Anyway, all that's to say: I have a new freelance writing/marketing client that I'm really excited about! See. I used an exclamation point, which I make a point to use sparingly. I'm legitimately exclamation-point excited about these people and these products. It is the dreamiest of companies--a sink and bathtub company called Native Trails, based in San Luis Obispo, California. Their niche is hand-hammered copper, which they sometimes plate in brushed nickel (like their Aurora tub above). These sinks and tubs have texture and glamour and yet aren't fussy. Best of all, the company is owned by 40-year-old Naomi Neilson Howard, who started this company when she was barely out of college. Her idea was to find a way to sell the handmade goods she collected from artisans she met during her travels to Mexico and Spain. Over time, she segued from selling pottery to selling copper vases to selling copper sinks and then tubs and then vanities and so on. Now she has on her hands a little empire of sustainable luxury goods for the bath and kitchen. She's also a mom to two young ones, and she's a wife. She's got a lot on her (copper) plate, and I can relate. Except that Naomi figured out the work smarter, not harder thing a lot sooner than I did. That's why she owns her own company, and I'm ... you know ... just me.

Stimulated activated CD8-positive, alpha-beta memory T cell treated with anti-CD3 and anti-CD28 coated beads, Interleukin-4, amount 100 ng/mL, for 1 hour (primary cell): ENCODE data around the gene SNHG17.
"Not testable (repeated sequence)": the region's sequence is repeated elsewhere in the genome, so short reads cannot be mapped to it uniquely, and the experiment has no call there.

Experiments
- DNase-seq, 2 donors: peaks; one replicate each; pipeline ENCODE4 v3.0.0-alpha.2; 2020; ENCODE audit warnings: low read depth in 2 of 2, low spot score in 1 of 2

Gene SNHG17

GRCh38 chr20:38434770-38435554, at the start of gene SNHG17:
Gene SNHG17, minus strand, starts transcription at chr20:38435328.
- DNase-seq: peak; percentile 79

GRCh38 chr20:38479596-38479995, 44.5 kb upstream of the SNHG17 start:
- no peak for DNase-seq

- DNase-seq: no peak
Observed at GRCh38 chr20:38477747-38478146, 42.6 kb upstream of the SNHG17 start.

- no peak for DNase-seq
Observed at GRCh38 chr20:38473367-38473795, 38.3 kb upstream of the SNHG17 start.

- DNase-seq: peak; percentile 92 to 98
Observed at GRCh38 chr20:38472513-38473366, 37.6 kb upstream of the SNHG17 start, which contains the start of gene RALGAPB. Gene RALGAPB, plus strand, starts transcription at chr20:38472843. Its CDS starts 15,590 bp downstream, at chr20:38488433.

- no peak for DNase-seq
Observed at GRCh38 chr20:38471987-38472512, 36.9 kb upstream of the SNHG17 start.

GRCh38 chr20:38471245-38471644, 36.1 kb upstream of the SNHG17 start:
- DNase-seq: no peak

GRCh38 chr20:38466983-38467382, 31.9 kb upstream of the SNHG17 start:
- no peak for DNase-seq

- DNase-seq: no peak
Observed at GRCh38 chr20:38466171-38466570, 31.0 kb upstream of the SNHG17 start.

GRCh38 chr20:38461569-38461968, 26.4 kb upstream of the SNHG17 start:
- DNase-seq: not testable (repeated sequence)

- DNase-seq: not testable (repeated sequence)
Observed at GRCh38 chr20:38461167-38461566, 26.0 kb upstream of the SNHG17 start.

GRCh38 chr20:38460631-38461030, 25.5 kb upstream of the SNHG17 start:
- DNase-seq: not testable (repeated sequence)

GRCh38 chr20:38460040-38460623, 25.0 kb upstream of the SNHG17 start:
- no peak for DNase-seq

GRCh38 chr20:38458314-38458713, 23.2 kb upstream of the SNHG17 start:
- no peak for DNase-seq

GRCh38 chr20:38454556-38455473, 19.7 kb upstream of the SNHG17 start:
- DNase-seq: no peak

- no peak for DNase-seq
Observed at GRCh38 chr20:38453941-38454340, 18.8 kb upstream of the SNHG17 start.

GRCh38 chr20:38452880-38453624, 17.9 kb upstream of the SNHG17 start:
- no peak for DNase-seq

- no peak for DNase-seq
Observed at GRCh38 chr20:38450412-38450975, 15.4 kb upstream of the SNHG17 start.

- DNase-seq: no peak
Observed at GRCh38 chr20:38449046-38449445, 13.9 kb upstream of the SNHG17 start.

Native Trails farmhouse sink nickel plated

Last week I flew to the Central Coast to spend two full days in the Native Trails offices and to cram all the product and backstory and personnel info into my head that I could. The last night of the trip, Naomi had me to dinner at her house in Shell Beach, near a breezy cliff alongside the ocean. There are blueberry bushes in her front yard and succulent plants the size of cabbages, and there are two pretty amazing tow-headed little children who live there with her and her hunky psychologist husband. Naomi is so warm, so interesting, so dang smart--the exact kind of person I want to work for and please. I believe in this company. If you're interested, you can follow Native Trails on Facebook here, Twitter here, or Instagram here, which I'll be mostly managing for them.


When I got back to Nashville my friends asked, "Did you miss your kids?" "Um, uhhh, not too badly, not really," I said. Because honestly the little break was nice, y'all. I stayed in an adorable bed and breakfast in SLO called Petite Soleil, and I ate coconut-orange pancakes for breakfast and sushi for lunch and I didn't worry about dirty diapers or sippy cups for a few days. But you know I was thrilled to see them when I got home. Nekos did a great job taking care of Livvy and Tessa by himself while I was gone, and he helped them make a gigantic sign that said "Welcome Home, Mom!" that they plastered against the window at the airport. It was one of those things that was so unbelievably sweet that it didn't even seem real. They are amazing.